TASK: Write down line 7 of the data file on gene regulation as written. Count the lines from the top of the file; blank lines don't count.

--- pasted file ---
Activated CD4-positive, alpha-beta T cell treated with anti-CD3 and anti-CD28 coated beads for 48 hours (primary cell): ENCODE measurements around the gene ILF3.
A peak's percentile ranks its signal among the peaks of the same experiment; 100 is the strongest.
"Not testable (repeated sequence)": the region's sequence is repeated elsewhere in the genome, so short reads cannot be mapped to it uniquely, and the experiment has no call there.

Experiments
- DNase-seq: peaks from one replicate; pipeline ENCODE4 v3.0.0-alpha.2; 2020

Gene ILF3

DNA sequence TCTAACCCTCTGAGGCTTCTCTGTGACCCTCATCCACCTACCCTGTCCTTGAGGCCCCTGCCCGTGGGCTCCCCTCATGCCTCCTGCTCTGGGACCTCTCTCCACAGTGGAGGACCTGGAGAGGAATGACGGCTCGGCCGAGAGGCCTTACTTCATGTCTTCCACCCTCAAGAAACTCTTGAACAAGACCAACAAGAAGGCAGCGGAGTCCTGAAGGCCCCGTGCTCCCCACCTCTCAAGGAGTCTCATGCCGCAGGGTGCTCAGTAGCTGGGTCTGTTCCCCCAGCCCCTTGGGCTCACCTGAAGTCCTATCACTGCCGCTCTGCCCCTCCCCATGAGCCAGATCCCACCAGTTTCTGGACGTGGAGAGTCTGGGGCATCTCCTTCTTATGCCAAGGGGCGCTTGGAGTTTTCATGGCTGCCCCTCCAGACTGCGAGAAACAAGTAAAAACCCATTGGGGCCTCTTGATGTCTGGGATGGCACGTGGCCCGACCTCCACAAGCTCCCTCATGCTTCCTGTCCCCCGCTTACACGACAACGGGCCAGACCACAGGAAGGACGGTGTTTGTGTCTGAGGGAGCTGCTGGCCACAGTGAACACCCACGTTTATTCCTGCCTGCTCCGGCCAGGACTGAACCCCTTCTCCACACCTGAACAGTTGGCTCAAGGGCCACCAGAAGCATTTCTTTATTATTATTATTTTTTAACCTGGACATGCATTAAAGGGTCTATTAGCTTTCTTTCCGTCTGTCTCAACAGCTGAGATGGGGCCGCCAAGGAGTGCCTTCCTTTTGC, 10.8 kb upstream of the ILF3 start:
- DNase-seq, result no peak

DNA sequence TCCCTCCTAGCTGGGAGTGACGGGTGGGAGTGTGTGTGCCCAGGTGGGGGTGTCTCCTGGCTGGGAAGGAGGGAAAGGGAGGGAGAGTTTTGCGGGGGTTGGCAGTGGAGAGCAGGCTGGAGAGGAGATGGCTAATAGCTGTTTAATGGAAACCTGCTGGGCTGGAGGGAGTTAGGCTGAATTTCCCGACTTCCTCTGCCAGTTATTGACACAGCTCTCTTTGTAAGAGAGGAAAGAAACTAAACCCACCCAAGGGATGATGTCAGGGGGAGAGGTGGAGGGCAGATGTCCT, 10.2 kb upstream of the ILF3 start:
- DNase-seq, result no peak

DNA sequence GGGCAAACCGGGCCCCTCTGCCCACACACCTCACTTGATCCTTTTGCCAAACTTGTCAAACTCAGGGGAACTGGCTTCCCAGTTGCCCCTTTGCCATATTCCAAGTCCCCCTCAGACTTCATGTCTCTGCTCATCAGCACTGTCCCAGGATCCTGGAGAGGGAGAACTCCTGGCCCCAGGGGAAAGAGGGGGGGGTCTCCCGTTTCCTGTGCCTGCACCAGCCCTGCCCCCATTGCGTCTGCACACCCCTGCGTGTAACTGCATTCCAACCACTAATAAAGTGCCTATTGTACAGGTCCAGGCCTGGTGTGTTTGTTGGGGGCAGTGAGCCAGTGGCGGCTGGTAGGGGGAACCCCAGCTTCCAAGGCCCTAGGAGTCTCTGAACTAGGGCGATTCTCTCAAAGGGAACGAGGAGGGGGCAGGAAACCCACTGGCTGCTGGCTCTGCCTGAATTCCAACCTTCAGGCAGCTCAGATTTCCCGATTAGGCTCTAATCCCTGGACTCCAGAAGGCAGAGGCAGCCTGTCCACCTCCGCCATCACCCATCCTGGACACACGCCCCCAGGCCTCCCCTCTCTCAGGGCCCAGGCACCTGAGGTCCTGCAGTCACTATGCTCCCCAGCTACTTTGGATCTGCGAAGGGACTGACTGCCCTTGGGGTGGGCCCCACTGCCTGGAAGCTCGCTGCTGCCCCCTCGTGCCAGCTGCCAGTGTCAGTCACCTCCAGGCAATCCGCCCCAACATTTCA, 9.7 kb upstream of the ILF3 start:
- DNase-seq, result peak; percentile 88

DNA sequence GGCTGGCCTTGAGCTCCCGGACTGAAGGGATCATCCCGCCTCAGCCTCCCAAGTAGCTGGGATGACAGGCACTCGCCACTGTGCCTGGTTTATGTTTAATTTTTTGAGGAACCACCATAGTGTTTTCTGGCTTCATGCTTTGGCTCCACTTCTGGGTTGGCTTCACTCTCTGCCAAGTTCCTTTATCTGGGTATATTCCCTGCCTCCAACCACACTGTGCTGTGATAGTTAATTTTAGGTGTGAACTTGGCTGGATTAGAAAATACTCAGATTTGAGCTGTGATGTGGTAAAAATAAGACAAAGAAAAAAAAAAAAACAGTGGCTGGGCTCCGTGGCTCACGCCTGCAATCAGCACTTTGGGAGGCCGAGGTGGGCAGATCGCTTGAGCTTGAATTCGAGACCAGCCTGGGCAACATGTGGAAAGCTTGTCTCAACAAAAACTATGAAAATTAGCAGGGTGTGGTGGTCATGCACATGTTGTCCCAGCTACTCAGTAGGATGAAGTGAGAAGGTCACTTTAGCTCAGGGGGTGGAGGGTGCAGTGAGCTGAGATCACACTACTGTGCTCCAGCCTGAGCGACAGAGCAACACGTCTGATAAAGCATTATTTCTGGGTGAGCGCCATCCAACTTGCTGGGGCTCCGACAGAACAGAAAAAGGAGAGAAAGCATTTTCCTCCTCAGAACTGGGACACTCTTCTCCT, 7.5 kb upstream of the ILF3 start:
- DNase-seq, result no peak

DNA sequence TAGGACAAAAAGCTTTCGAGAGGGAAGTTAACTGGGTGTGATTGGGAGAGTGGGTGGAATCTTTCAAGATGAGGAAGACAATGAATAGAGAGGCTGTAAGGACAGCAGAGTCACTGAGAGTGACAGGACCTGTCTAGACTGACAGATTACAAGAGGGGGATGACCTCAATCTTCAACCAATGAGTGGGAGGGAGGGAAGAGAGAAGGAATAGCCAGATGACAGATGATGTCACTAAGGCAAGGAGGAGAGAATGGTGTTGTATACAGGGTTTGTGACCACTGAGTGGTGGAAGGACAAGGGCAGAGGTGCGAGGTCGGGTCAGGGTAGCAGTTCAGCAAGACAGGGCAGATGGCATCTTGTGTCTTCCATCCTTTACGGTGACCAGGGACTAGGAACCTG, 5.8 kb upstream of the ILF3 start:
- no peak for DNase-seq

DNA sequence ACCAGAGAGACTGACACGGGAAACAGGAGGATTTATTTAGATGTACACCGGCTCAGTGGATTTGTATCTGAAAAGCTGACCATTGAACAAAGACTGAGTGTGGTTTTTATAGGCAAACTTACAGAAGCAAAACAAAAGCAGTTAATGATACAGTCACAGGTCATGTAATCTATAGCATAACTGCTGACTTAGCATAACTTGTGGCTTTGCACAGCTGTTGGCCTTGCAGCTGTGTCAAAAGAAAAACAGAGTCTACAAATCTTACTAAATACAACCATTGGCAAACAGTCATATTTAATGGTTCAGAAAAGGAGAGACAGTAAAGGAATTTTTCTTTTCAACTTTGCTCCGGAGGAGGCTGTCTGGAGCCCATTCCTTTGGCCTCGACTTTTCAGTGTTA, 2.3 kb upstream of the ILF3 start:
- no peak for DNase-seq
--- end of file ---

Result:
DNA sequence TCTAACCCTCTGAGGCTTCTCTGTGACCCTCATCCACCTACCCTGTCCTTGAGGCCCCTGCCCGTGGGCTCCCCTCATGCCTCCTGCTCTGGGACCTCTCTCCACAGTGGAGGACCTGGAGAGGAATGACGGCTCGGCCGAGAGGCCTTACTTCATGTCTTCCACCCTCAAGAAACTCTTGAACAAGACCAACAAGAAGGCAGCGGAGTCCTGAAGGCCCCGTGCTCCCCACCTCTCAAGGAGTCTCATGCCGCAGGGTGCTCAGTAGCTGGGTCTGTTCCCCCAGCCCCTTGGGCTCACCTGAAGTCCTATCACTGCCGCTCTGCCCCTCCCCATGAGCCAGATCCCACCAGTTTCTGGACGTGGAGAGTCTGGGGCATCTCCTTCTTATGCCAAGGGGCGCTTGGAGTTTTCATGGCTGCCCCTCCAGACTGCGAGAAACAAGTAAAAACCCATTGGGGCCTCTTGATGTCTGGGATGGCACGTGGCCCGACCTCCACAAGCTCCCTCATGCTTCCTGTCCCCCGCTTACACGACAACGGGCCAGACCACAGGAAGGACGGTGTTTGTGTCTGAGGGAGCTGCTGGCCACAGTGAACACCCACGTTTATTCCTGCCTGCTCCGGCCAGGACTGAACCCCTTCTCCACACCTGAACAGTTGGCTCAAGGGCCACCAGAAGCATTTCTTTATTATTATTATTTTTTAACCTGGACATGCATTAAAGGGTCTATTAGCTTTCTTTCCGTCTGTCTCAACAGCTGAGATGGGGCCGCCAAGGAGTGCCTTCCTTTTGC, 10.8 kb upstream of the ILF3 start: